The number of U.S. national holidays tends to matter more to those of us who meet and make payrolls and citizens who routinely find it more and more difficult actually reaching a human being when dealing with a local, state or federal government agency or bureaucracy.

Though I strongly support making Juneteenth a federal holiday (June 19th), most likely to be later celebrated on the closest available Monday, national holidays have very real and significant costs. Billions in lost work productivity and work stoppage, and with taxpayers now paying for 11 federal holiday days-off, we will be watching to see how many states add Juneteenth to their official holiday calendars, as those costs are significant. Until Congress passed, by healthy bi-partisan margins, Juneteenth as the latest federal holiday, the most immediate prior addition was the Martin Luther King Jr. Birthday (Jan. 20), which also coincided with the combining of celebrations of the birthdays of George Washington and Abraham Lincoln into President’s Day (Feb. 20).

So now we celebrate — as well as fund — government holiday weekends, almost one per month of the year — New Year’s Day, Martin Luther King Jr. Holiday, President’s Day (February), Memorial Day (last Monday in May), Independence Day (Fourth of July), Labor Day (first Monday in September), Columbus Day (also increasingly observed as Indigenous People’s Day, first Monday in October), Veteran’s Day (recognized at 11 a.m. on the 11th day of November), Thanksgiving Day and Christmas Day. Only March and April at this point are without federal holidays... and many holidays that do mark our lives and calendars such as Easter, Mother’s Day, Father’s Day, St. Patrick’s Day, Valentine’s Day and Halloween are worthy of celebration, but thankfully so far not additional paid national holidays.

And I might be more overly supportive of the down time if I felt as a nation that we were more frequently utilizing these long weekends to contribute to building unity or even regular communication across our nation. In reverse order of the calendar, Christmas has become for many an overly commercialized gift fest, less focused on the spiritual elements of the celebration of the birth of Christ, or even the calendar companion December celebration of Hanukkah. Thanksgiving has kept a bit more of its focus and remains the heaviest family travel weekend of the year, but it has also become defined by gluttony and college football. Veteran’s Day is perhaps our most solemn federal holiday, but more often than it should be, it is confused with Memorial Day in May. Veteran’s Day celebrates all men and women in every service branch in uniform; Memorial Day honors those who never made it home from battle.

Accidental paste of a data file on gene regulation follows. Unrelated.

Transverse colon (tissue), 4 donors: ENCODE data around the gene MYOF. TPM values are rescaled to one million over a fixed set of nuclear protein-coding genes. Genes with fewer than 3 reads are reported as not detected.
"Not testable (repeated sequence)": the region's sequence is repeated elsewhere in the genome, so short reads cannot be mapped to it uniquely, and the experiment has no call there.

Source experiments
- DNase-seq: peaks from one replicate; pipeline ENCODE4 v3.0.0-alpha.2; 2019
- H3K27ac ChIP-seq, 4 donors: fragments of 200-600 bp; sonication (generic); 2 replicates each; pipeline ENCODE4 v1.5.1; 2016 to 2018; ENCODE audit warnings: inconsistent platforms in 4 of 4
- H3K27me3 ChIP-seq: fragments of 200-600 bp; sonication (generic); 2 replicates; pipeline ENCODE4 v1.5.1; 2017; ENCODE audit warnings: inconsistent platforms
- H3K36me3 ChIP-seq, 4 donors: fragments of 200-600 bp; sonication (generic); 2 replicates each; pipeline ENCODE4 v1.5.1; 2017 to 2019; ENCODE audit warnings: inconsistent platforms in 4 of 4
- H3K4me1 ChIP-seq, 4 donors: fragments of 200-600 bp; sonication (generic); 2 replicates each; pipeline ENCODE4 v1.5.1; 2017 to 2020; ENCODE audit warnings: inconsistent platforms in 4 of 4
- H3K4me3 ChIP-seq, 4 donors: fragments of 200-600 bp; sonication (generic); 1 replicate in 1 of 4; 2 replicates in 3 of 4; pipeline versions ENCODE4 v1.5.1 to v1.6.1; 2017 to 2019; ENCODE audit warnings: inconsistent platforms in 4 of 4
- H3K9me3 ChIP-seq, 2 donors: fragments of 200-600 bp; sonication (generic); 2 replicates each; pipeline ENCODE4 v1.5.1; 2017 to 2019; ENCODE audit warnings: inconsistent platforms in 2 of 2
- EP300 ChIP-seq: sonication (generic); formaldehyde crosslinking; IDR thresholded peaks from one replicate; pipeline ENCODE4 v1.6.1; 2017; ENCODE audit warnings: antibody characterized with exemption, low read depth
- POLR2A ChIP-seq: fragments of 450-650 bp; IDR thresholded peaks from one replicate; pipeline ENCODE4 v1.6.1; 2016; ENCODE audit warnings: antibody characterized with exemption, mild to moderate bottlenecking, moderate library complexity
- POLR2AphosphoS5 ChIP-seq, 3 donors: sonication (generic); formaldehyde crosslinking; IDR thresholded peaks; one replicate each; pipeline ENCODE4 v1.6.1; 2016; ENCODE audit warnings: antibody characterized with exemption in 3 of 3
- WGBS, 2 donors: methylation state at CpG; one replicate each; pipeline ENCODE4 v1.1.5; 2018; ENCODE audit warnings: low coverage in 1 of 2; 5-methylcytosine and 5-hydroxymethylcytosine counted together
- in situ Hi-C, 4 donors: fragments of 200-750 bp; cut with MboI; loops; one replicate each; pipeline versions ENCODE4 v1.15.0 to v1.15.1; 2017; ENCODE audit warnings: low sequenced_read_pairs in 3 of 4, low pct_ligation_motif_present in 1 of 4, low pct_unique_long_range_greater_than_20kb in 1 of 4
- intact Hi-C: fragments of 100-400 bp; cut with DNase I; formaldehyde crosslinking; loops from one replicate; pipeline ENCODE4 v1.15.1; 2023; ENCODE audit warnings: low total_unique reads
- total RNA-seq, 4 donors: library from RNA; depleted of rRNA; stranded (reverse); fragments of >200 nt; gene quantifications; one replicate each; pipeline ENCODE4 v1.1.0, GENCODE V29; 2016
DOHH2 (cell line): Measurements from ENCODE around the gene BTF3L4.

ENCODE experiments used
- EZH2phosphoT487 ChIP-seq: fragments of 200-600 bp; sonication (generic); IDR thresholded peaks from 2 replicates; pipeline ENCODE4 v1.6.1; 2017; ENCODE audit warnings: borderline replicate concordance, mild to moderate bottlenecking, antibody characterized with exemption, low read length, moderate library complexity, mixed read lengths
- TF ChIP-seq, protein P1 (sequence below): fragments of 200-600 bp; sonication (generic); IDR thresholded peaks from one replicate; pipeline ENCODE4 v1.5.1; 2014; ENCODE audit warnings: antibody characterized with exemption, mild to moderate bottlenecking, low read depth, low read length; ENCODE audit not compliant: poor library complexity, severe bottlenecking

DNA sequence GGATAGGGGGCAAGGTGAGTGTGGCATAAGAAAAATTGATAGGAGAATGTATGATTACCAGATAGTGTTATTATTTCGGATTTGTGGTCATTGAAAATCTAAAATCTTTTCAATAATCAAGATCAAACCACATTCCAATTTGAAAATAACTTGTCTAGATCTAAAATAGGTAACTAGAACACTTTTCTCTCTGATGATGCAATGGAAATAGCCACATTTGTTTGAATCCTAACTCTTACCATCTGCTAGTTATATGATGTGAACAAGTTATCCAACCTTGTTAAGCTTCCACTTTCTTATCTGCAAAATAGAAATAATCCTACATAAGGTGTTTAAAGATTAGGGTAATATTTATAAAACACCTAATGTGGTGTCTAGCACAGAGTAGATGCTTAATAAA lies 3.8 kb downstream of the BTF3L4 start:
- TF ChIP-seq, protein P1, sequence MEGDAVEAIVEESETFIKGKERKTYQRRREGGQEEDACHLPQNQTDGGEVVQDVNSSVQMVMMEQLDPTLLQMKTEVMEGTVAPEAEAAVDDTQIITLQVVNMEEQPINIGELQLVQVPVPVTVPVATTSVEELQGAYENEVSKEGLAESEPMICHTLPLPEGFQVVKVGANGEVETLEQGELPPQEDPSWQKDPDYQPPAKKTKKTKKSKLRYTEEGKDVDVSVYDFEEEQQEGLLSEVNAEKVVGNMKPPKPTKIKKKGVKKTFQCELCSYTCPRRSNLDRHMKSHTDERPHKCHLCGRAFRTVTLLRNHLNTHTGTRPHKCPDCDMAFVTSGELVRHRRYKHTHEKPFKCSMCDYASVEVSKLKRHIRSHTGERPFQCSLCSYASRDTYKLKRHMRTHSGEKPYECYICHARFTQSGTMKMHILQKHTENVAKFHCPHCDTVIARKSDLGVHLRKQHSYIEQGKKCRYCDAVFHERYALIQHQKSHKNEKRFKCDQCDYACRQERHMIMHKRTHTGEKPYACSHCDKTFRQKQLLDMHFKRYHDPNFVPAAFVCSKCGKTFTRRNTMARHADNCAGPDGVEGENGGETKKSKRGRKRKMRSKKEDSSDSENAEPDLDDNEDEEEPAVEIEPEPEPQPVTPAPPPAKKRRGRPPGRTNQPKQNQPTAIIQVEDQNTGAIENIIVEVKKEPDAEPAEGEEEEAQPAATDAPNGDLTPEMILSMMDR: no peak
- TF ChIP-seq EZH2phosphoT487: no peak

And now with the advent of Juneteenth, it was evident from talk radio to local newspapers, that the meaning and details of celebrating the federal troop intervention in Texas to enforce the emancipation of the enslaved after the Civil War was over is unclear to many. President Abraham Lincoln signed and made effective his Emancipation Proclamation on Jan. 1, 1863. Confederate General Robert E. Lee, of the Army of Northern Virginia, signed the Appomattox Treaties and Armistice in April of 1865. Though the telegraph was invented in 1838, and connected major population centers, it was not yet broadly available coast to coast. Word of the war’s end, along with Union troops reached Galveston, Texas on June 19, 1865, and immediately afterward, the enslaved of Texas were emancipated and made free people. At that time there were an estimated 250,000 enslaved across Texas, which had been annexed into the U.S. in 1845.

So, let’s maximize communication and a bit of civic history lessons, to help improve bang for our taxpayer bucks, as well as expand public education and efforts to memorialize and share the true reasons and rationale for each of these significant holidays. I’m not speaking simply of sanguine moments of shared prayer, but instead a few more events and traditions of shared the U.S. more things that focus on our unity and reunification as a people and a nation, versus all of this ongoing division and discord. Now that’s a holiday objective that I could really get behind and excited about. Perhaps consider adding that to your own family traditions in a few weeks on Independence Day. Happy early Fourth!

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Bill Crane is a syndicated columnist based in Decatur. He has worked in politics for Democrats and Republicans, respects the process and will try and give you some things to think about. Your thoughts and responses to his opinions are also welcome,

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